Epidural and No Epidural Anesthesia: Differences Between Mothers and Their Experience of Birth
Article first published online: 31 MAR 2007
Volume 12, Issue 4, pages 205–212, December 1985
How to Cite
Poore, M. and Foster, J. C. (1985), Epidural and No Epidural Anesthesia: Differences Between Mothers and Their Experience of Birth. Birth, 12: 205–212. doi: 10.1111/j.1523-536X.1985.tb00977.x
- Issue published online: 31 MAR 2007
- Article first published online: 31 MAR 2007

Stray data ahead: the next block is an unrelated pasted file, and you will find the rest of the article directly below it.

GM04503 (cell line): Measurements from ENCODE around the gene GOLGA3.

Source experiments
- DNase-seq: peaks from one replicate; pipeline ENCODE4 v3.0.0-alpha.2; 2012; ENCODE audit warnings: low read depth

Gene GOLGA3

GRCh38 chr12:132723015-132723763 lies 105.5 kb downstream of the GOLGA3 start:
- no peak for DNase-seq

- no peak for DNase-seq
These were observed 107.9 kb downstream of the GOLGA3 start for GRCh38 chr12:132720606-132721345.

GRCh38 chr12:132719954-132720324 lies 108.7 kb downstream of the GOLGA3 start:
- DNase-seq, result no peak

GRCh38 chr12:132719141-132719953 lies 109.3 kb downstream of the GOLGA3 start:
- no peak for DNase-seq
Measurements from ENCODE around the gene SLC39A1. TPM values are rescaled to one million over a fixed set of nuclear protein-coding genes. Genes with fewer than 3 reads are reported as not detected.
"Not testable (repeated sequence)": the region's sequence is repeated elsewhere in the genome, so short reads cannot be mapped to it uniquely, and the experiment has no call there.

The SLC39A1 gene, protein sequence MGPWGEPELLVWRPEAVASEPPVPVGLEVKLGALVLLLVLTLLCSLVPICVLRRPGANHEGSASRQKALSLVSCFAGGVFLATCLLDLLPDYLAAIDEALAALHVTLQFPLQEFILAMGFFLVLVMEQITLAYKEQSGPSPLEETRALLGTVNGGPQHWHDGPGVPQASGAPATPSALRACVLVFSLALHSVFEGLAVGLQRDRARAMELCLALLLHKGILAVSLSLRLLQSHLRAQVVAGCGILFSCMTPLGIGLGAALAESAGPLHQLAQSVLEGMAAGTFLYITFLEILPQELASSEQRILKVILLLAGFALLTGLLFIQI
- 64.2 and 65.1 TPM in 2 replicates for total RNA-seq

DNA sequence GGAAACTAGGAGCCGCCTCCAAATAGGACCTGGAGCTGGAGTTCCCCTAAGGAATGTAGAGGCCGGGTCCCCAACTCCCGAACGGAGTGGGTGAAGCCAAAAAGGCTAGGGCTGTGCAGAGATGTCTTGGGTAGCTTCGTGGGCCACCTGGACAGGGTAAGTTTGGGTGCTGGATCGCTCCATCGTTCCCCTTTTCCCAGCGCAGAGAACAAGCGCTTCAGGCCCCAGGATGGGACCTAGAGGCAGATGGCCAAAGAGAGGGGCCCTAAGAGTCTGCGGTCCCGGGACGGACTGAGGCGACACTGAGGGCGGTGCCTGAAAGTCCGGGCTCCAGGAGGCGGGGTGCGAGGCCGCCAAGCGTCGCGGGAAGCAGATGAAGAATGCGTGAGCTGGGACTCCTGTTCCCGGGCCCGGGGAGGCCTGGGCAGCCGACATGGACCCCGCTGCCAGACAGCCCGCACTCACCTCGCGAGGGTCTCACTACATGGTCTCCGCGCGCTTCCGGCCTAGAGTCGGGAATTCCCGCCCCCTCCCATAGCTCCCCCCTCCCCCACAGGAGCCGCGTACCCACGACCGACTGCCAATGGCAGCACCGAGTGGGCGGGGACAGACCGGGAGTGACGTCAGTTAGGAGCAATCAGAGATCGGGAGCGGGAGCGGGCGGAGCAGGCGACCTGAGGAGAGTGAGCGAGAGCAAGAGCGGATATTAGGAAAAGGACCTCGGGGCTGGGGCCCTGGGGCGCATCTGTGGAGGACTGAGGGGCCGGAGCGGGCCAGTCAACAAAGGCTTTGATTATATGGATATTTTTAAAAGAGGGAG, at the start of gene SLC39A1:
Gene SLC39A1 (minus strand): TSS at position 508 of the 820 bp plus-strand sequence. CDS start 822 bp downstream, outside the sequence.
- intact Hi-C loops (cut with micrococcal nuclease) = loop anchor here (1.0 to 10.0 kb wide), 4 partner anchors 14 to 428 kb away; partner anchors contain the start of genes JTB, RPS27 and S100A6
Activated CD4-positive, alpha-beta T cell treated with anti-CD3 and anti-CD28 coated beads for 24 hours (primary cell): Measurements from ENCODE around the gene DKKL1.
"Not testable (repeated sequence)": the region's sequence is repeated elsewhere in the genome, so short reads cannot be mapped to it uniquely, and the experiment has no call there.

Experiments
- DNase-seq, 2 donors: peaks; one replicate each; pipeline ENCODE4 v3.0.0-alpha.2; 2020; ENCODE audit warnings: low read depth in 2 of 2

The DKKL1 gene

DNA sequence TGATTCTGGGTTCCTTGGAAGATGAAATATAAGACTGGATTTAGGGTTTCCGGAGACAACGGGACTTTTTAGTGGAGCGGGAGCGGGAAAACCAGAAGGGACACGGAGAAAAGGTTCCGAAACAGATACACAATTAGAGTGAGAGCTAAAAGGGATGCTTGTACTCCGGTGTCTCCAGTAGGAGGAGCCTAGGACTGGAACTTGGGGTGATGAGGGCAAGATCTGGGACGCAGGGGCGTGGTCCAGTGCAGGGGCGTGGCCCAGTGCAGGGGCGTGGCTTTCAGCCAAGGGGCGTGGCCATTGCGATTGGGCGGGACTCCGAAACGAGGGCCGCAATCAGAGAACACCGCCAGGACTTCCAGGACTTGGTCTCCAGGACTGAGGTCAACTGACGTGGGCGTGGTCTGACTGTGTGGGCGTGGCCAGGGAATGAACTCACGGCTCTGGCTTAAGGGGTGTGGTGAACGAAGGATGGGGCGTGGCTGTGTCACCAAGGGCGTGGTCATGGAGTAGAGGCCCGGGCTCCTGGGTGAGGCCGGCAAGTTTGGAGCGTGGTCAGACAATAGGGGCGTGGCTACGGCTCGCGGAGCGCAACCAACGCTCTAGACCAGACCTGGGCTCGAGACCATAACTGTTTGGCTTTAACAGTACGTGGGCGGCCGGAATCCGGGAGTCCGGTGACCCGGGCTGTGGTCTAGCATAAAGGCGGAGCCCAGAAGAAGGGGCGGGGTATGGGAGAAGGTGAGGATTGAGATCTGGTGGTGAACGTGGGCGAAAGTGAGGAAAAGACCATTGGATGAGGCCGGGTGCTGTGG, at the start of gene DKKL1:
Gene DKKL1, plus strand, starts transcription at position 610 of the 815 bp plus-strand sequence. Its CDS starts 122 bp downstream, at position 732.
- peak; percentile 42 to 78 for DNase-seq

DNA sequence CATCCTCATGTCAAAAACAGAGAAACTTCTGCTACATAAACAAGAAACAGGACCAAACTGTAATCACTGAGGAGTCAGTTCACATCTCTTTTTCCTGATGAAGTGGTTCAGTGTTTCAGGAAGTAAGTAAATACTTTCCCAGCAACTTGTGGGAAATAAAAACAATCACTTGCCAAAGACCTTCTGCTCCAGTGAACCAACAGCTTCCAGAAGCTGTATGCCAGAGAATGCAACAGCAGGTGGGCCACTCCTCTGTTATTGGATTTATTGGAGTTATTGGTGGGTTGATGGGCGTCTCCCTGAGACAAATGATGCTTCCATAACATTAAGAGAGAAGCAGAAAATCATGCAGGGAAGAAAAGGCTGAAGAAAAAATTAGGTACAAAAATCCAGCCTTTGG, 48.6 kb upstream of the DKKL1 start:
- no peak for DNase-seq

ABSTRACT: Forty-five women who had epidural anesthesia and 44 women who had pudendal, local infiltration, or no medication for birth were interviewed and given questionnaires within 36 hours of birth. The epidural group were significantly younger. They scored significantly higher on scales measuring “Belief in Powerful Others,”“External Locus of Control,” and “Passive Compliance Versus Active Participation in Childbirth Care Decisions.” Women selecting no epidural mentioned safety as a concern significantly more often, and quotes from their interviews revealed more interest in reaching out to others for help during labor, and in making birth a special event. Epidurals were associated with significantly longer labors, more use of oxytocin augmentation, forceps deliveries, and markedly more postpartum bladder catheterizations.